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What expectant mothers need to know about gestational diabetes

When a woman in Indiana discovers that she is pregnant, she probably already understands that she is facing several months of check-ups, exams and medical tests. According to the Mayo Clinic, one standard screening reveals gestational diabetes mellitus, which is a condition that generally begins in the second half of a pregnancy. 

Diagnosis of GDM is critical because of the effects and risks this condition can cause for both mother and child. Mothers have an increased likelihood of high blood pressure and preeclampsia, as well as being at risk of type 2 diabetes later in life.

Complications for babies during and after the birth could be more serious. One side effect is a birth weight over nine pounds. This creates a risk of becoming trapped in the birth canal, which then raises the risk of birth injuries. Often, a C-section is necessary. A doctor may recommend an induction or C-section before the baby reaches full term because of the risks associated with size. Preterm births also come with risks, though, such as respiratory distress syndrome. The baby could develop low blood sugar, as well, and this sometimes causes seizures. Stillbirths and deaths soon after the birth are also possible effects.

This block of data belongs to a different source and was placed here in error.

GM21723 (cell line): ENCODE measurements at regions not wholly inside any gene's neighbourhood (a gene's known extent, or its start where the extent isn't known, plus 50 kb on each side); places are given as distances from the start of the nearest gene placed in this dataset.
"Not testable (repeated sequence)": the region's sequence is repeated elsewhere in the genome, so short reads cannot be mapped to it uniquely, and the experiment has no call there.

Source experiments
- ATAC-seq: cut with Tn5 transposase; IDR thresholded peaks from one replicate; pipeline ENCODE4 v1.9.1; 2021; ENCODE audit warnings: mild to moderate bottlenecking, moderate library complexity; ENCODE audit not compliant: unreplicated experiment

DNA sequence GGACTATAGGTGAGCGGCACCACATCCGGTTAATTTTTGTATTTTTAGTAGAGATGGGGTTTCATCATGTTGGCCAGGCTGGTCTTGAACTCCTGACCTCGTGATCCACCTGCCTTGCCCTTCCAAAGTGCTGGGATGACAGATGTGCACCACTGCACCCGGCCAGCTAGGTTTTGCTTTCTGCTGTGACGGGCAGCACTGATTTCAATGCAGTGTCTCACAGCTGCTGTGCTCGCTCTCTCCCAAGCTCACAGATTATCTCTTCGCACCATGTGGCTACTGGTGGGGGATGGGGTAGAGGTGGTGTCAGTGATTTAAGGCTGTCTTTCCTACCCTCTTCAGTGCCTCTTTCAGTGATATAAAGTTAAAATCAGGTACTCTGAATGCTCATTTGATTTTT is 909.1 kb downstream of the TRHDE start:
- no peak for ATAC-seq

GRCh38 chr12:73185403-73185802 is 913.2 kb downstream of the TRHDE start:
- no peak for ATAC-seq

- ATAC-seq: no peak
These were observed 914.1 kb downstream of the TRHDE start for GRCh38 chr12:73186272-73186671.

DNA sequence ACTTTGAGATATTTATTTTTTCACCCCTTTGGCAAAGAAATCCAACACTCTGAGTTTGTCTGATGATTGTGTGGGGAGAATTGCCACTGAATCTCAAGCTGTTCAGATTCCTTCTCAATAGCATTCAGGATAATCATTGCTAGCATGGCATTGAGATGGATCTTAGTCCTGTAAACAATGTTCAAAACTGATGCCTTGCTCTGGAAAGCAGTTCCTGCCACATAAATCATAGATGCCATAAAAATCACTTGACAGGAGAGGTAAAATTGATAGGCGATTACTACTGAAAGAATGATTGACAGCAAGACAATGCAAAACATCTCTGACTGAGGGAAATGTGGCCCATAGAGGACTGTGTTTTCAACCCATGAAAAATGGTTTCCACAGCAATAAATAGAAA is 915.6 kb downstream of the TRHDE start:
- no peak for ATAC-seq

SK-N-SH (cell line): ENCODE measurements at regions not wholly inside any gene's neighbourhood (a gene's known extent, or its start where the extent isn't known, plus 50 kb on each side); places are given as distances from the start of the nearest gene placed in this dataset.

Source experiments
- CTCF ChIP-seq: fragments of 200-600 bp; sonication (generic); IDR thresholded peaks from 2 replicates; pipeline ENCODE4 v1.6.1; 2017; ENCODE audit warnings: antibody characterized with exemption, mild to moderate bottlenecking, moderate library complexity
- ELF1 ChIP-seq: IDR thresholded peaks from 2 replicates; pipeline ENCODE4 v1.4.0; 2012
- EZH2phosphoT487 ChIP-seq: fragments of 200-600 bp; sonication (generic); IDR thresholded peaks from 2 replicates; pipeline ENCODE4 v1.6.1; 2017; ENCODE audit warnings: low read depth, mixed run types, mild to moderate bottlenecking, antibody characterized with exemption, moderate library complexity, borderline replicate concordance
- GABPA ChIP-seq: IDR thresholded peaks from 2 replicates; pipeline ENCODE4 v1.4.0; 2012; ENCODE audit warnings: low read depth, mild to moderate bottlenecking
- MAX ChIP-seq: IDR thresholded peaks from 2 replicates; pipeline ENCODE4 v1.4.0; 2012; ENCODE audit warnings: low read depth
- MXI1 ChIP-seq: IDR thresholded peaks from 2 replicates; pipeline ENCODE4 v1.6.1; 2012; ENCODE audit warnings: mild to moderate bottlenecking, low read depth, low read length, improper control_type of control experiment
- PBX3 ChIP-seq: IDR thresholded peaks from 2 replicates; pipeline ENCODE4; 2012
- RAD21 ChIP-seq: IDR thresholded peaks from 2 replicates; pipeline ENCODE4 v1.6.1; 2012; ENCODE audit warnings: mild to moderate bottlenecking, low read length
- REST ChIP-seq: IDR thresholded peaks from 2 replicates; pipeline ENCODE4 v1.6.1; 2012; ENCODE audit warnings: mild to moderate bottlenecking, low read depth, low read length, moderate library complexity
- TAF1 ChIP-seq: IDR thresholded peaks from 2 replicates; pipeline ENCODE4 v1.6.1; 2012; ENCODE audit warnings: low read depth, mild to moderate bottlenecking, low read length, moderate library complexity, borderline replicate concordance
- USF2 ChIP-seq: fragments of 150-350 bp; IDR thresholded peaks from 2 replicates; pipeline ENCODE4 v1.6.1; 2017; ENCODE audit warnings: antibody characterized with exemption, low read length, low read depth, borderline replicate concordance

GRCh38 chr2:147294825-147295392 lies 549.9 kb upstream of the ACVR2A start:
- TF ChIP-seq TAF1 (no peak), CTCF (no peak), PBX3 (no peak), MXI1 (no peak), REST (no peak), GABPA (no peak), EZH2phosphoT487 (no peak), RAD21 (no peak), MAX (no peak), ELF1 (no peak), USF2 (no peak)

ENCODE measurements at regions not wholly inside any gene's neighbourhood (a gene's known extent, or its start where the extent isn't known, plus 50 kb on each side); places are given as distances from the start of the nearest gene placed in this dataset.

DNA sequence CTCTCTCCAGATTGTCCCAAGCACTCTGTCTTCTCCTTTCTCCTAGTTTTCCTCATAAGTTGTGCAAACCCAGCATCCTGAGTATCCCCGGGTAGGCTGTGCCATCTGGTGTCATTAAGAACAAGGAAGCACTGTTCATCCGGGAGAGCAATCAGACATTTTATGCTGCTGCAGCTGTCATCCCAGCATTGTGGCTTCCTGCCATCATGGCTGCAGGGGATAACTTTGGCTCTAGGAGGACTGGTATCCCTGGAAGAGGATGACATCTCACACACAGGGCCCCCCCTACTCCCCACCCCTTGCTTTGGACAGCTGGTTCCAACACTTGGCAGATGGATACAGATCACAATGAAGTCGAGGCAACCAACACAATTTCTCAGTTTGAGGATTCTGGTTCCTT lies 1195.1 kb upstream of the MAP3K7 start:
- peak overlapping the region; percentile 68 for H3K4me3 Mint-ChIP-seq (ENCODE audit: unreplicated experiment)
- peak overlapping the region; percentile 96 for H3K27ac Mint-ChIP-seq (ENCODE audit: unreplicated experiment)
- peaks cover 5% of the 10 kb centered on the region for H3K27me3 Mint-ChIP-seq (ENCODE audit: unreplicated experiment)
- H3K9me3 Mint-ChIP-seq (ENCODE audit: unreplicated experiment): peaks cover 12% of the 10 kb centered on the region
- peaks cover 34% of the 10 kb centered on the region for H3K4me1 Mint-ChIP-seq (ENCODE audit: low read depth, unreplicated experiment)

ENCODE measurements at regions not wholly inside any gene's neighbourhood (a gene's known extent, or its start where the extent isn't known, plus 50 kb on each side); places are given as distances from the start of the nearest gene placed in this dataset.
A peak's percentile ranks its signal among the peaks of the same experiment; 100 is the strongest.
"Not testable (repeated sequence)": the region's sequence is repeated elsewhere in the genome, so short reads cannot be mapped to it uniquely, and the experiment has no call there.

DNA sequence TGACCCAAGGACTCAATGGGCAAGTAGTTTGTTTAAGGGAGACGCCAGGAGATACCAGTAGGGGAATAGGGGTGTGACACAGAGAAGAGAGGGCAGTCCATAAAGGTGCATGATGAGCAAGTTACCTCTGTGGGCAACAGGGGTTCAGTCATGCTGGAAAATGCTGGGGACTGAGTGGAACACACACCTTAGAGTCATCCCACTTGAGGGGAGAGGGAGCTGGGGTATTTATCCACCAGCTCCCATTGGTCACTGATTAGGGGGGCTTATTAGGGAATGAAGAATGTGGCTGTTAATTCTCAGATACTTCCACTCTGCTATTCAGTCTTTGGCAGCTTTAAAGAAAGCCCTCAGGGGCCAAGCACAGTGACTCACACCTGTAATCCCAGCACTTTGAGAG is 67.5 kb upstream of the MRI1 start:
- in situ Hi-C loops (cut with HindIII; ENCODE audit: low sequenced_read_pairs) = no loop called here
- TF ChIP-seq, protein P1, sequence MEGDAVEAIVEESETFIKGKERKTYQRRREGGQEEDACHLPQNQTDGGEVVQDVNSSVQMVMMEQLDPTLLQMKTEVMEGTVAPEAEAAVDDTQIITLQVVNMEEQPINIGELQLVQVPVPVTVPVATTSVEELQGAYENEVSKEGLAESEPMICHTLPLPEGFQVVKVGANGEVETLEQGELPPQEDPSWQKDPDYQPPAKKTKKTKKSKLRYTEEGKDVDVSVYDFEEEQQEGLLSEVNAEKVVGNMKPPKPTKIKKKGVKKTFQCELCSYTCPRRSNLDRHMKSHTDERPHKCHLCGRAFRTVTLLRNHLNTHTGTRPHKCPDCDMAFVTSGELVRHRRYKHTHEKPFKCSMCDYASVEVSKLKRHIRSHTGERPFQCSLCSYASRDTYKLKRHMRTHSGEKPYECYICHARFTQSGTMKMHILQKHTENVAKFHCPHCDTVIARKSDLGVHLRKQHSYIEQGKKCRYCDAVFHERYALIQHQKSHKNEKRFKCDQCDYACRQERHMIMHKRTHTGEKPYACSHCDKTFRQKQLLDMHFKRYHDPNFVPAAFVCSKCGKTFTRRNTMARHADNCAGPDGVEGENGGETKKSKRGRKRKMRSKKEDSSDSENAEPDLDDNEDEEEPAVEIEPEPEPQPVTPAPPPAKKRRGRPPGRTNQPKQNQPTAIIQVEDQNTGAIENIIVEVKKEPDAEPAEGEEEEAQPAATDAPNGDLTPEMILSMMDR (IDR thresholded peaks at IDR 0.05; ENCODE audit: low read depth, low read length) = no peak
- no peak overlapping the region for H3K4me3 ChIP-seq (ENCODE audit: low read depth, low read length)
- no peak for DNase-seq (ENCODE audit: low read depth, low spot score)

The necessity for diagnosis is clear, but as Fit Pregnancy reports, some researchers believe the timeliness of the testing may be in question. In the U.S., the screening is typically done between 24 and 28 weeks, but studies show that by the time many women receive the diagnosis, the babies have already been affected. There is an argument that testing before 24 weeks may predate the development of GDM, though. Some experts recommend testing as close to 24 weeks as possible to counter both of these issues.

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